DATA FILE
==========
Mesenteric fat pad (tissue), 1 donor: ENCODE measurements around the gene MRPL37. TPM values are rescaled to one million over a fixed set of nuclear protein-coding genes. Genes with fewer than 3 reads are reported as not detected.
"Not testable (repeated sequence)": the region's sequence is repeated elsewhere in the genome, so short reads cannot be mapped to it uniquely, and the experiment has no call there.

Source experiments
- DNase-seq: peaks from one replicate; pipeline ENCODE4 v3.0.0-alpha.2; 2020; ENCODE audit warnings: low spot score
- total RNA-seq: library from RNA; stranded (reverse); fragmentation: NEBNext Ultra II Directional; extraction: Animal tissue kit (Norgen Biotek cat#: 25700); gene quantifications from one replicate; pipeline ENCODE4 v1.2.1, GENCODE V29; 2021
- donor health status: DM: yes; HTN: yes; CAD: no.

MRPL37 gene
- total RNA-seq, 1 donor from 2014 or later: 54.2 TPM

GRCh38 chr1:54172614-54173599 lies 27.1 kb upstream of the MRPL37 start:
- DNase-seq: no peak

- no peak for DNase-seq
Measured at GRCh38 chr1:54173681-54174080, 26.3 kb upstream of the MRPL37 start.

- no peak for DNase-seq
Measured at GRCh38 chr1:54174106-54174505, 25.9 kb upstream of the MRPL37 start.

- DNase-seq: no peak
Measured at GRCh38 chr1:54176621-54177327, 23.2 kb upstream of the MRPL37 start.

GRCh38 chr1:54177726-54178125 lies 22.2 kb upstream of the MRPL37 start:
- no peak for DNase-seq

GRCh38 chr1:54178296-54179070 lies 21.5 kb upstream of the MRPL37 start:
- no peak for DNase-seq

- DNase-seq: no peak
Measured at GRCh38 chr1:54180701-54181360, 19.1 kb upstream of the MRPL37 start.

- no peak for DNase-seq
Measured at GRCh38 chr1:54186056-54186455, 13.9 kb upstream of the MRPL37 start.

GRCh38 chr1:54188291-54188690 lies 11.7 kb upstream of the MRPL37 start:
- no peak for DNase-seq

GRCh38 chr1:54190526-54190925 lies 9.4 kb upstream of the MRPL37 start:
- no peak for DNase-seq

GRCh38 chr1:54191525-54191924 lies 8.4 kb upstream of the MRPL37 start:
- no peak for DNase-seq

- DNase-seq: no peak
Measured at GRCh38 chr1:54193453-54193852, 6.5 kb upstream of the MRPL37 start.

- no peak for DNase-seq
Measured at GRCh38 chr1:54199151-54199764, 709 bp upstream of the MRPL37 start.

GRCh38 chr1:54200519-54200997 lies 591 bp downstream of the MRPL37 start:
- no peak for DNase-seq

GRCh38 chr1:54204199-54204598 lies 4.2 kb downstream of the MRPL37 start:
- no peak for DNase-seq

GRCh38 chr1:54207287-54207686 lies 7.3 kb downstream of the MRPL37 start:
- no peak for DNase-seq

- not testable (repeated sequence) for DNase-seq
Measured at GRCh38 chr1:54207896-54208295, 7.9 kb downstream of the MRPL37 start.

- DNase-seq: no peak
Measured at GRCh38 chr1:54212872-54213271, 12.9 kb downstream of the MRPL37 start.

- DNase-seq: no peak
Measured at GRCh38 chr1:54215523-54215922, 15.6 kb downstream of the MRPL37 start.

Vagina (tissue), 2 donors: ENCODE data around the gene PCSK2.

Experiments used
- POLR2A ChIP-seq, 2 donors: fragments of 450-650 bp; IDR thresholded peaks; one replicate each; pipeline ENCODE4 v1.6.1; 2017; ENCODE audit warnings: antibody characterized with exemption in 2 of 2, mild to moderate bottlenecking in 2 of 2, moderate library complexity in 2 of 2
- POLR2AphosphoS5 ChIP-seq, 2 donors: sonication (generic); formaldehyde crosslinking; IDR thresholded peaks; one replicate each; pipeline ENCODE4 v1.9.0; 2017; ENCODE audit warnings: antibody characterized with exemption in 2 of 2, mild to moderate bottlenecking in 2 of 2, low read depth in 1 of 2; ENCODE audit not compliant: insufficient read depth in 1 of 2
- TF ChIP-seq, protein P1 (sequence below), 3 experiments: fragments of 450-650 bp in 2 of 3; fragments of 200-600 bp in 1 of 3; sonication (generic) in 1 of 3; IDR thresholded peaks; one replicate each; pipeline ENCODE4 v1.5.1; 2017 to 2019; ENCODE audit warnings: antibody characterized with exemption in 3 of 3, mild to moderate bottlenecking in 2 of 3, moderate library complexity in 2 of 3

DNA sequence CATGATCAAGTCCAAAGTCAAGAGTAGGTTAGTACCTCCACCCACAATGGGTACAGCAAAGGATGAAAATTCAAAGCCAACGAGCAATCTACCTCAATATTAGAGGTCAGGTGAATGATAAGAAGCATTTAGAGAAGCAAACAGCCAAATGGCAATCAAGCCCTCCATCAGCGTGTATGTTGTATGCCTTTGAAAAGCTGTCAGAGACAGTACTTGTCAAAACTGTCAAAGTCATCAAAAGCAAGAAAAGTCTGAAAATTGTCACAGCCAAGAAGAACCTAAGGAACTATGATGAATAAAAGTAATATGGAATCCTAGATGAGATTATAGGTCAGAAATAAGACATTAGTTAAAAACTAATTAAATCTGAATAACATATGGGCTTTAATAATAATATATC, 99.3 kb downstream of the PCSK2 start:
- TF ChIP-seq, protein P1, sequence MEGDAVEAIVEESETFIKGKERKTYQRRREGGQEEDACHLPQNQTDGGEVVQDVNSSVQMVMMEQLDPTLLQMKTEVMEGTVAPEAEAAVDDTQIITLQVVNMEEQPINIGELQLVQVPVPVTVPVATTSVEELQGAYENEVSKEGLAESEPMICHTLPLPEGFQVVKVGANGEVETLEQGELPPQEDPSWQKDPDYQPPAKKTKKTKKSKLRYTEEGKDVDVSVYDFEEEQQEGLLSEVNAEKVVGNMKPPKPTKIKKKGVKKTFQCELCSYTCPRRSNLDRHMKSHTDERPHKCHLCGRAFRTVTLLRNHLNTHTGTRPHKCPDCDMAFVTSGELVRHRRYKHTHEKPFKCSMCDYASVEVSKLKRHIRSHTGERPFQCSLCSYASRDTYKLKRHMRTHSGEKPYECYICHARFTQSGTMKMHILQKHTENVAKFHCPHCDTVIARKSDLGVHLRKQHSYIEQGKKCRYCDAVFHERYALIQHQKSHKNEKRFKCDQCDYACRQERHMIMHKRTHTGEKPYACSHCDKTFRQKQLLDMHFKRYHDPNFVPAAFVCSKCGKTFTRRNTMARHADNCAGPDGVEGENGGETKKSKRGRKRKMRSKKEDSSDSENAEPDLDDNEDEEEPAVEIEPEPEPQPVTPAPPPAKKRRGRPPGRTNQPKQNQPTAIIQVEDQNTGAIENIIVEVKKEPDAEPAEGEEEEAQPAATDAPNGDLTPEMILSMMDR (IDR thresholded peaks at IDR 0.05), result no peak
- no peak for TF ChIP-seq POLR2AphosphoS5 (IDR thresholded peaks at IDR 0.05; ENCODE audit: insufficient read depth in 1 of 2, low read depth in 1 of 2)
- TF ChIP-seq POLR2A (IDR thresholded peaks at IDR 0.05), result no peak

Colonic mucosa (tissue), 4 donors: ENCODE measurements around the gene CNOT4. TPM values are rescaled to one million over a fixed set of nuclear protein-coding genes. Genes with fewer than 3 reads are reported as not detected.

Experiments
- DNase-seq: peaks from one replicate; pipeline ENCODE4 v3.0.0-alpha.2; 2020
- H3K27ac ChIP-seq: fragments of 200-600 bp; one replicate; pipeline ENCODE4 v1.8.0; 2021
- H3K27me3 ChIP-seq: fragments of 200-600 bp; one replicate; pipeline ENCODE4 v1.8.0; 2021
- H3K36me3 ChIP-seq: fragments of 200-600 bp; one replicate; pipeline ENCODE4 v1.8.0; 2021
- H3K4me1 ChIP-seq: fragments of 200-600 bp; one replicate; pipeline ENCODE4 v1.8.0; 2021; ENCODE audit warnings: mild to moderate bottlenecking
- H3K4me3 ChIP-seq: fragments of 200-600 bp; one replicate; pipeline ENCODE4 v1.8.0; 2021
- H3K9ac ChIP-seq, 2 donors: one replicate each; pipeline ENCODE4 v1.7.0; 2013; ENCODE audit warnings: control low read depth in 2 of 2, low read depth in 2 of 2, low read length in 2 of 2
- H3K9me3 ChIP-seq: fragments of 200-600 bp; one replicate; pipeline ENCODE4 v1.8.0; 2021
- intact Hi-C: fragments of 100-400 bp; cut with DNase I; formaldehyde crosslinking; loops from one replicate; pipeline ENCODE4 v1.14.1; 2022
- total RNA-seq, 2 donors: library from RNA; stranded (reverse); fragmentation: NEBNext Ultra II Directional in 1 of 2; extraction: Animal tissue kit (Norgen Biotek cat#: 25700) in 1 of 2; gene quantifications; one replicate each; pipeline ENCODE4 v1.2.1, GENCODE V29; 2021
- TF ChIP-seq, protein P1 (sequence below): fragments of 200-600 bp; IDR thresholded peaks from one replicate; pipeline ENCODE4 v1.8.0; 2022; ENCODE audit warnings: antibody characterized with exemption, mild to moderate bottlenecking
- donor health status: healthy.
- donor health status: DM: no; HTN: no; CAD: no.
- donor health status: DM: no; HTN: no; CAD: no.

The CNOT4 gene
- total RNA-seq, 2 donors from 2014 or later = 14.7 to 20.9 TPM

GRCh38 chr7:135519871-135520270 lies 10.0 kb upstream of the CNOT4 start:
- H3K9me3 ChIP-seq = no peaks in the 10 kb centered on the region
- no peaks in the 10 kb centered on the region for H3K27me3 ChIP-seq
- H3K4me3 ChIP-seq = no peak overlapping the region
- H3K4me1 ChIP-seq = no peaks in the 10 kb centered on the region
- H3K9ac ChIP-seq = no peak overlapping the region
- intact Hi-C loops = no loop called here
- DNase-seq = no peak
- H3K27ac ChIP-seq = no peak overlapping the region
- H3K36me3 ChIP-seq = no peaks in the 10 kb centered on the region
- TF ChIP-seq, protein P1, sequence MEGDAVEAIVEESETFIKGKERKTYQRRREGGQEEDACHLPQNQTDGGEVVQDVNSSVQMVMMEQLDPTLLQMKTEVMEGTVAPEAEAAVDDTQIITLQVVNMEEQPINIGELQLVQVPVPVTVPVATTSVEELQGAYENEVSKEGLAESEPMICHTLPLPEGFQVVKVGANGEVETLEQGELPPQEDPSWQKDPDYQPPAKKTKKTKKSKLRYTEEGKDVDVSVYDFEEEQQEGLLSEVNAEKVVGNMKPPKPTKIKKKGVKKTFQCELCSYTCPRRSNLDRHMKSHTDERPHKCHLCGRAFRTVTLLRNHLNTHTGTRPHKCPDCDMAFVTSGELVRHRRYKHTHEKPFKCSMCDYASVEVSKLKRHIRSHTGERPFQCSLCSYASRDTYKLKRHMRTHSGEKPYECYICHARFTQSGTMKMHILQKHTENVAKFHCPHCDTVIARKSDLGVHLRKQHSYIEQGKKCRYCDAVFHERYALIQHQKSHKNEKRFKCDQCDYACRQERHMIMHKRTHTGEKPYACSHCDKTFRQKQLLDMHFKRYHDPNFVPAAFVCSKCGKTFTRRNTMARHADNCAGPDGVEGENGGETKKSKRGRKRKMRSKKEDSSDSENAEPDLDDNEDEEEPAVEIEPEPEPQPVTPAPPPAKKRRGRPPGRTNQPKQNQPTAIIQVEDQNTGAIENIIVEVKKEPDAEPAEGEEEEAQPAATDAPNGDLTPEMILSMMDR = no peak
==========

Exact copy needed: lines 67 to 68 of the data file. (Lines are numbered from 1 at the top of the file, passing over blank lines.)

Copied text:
- total RNA-seq, 2 donors: library from RNA; stranded (reverse); fragmentation: NEBNext Ultra II Directional in 1 of 2; extraction: Animal tissue kit (Norgen Biotek cat#: 25700) in 1 of 2; gene quantifications; one replicate each; pipeline ENCODE4 v1.2.1, GENCODE V29; 2021
- TF ChIP-seq, protein P1 (sequence below): fragments of 200-600 bp; IDR thresholded peaks from one replicate; pipeline ENCODE4 v1.8.0; 2022; ENCODE audit warnings: antibody characterized with exemption, mild to moderate bottlenecking